Gray area

When it came to light last summer that Insurance Commissioner Chuck Quackenbush was using the authority of his office to pressure insurance companies into making donations to nonprofit organizations under his control, there was little question that what he had done amounted to an abuse of power, and Quackenbush was hounded out of office. Now, Gov. Gray Davis is engaged in a similar scheme to squeeze companies with business before the state for donations to nonprofits controlled by Davis supporters, and the Democrat-controlled Legislature should not just look the other way.

Unlike Quackenbush’s scam, what the governor is doing is probably not illegal. It is, however, clearly unethical. Davis is presiding over a system that circumvents campaign finance laws and promotes the impression that those who hope for favorable state policies toward their businesses had better have their checkbooks ready when the governor’s fund-raisers come calling.

According to a recent Los Angeles Times investigation, Davis’ campaign fund-raisers established the nonprofits, solicited companies such as Pacific Telesis, Chevron and BP Amoco and came away with more than $2 million. Of this, $234,000 was targeted for repair and upkeep of Davis’ Sacramento residence, $664,000 for his travel expenses and in-state events, and more than $1.5 million for a party at the Democratic Convention in Los Angeles. Because these funds were paid to nonprofits, they were not subject to public disclosure, and the donations were tax deductible.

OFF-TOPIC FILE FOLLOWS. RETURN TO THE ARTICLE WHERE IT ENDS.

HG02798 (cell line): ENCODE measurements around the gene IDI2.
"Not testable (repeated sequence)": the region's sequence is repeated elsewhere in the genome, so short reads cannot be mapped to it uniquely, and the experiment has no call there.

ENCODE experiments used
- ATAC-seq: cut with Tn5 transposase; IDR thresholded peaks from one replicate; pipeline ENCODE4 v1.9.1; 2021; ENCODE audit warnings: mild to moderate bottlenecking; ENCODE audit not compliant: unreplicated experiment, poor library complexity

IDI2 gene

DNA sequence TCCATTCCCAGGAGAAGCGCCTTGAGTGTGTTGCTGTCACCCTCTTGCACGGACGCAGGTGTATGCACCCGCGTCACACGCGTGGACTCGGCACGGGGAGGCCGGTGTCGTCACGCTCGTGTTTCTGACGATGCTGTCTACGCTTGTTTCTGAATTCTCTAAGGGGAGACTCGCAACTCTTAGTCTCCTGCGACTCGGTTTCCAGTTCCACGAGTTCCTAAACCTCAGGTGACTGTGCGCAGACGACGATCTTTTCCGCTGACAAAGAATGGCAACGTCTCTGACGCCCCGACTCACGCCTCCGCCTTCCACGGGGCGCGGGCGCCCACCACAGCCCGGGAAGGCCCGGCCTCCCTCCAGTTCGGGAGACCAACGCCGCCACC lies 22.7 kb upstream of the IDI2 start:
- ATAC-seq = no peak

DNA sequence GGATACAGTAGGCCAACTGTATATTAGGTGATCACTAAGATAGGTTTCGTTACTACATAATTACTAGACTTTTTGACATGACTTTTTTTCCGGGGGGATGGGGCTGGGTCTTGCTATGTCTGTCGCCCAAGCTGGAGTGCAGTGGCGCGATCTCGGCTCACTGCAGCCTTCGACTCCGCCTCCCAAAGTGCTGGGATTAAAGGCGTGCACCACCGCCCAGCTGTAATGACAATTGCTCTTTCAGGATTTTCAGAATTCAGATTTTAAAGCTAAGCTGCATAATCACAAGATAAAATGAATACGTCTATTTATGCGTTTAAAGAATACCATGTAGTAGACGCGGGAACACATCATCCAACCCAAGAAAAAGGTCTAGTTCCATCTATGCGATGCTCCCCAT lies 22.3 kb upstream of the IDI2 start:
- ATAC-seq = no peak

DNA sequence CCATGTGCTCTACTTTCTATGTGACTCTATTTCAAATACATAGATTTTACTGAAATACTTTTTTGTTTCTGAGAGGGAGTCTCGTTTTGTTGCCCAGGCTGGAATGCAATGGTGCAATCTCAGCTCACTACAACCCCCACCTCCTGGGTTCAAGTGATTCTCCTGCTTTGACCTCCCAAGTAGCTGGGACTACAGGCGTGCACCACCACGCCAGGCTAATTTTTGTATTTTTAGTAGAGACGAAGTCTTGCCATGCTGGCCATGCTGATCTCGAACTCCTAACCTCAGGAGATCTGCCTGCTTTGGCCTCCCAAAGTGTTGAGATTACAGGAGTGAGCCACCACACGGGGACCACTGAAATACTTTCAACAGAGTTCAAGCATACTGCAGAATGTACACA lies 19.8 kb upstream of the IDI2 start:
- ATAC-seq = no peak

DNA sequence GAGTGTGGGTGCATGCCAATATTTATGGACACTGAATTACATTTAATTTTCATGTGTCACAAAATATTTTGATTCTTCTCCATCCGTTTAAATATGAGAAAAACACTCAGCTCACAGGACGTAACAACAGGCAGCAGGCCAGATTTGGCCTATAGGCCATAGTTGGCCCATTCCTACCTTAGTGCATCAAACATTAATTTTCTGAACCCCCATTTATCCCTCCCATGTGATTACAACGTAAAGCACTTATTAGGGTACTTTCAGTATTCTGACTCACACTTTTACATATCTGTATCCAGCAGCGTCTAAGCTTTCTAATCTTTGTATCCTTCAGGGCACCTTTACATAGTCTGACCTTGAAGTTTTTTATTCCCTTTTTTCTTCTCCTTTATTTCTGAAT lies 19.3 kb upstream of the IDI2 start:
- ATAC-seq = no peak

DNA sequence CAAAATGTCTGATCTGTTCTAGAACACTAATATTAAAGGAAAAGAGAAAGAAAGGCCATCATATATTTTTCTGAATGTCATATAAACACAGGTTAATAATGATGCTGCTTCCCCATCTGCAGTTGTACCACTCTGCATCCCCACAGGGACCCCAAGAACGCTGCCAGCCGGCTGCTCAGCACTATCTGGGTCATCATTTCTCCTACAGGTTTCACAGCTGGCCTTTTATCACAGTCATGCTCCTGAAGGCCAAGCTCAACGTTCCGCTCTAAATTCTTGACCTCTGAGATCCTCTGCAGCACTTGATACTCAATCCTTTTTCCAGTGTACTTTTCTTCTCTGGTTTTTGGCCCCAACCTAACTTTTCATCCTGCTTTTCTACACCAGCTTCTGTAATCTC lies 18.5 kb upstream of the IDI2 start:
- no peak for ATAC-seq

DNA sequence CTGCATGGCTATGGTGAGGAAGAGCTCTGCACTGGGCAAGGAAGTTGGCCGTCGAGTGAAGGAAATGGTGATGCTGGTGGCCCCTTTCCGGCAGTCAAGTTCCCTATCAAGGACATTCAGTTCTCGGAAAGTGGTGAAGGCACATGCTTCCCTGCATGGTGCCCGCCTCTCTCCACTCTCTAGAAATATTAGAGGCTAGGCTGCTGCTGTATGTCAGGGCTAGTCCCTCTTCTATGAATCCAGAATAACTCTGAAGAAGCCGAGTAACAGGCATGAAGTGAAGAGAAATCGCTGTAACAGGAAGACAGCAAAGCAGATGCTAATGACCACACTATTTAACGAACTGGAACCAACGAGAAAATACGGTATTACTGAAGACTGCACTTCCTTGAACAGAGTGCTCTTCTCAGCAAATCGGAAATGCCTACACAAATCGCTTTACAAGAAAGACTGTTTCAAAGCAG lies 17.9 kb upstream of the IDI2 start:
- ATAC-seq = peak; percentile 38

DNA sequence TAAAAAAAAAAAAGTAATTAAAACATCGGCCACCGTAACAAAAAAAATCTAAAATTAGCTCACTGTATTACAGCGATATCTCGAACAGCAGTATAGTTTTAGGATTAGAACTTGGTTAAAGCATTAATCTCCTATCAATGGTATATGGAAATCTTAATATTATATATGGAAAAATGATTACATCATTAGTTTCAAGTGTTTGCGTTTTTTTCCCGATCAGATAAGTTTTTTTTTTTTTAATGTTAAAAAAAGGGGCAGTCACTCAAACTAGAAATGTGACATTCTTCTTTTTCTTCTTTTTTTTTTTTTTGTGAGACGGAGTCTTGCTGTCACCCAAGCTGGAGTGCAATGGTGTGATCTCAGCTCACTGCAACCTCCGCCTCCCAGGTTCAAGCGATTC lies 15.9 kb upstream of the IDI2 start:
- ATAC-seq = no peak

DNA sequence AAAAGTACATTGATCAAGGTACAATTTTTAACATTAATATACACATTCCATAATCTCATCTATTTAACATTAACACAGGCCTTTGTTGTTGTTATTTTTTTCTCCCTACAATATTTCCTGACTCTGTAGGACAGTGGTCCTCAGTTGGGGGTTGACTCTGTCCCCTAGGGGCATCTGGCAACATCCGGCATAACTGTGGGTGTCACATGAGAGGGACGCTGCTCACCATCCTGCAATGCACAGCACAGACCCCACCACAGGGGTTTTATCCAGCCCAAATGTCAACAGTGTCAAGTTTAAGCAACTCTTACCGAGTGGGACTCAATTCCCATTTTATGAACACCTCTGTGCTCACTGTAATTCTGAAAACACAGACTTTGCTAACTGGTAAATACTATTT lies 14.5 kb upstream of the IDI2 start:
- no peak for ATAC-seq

The legality of this arrangement is questionable. Nonprofits are prohibited from engaging in political campaigning, and to spend money in support of a specific cause or candidate could violate their nonprofit status with the IRS and void the tax-exempt status of the contributions. Yet one Davis nonprofit bankrolled a party at the Democratic Convention at which both Davis and President Clinton spoke—an event that was arguably part of Al Gore’s campaign for president.

Even more disturbing is that Davis’ fund-raisers solicited hundreds of thousands of dollars from companies with business before the state, creating the impression that these companies were buying favorable treatment. For example, Pacific Telesis, which gave $320,000 to Davis nonprofits, is petitioning the Davis administration to be allowed to enter the long-distance telephone market in California. At the very least, the impression has been created that the $320,000, together with the $100,000 the company gave to Davis’ campaign, could influence the decision.

That’s unacceptable. The Legislature should move to close the loopholes that allow high-ranking state officials to conduct fund-raising campaigns through nonprofits. If Davis can’t stop himself from venturing into this legal gray area, then the law should be spelled out in black and white.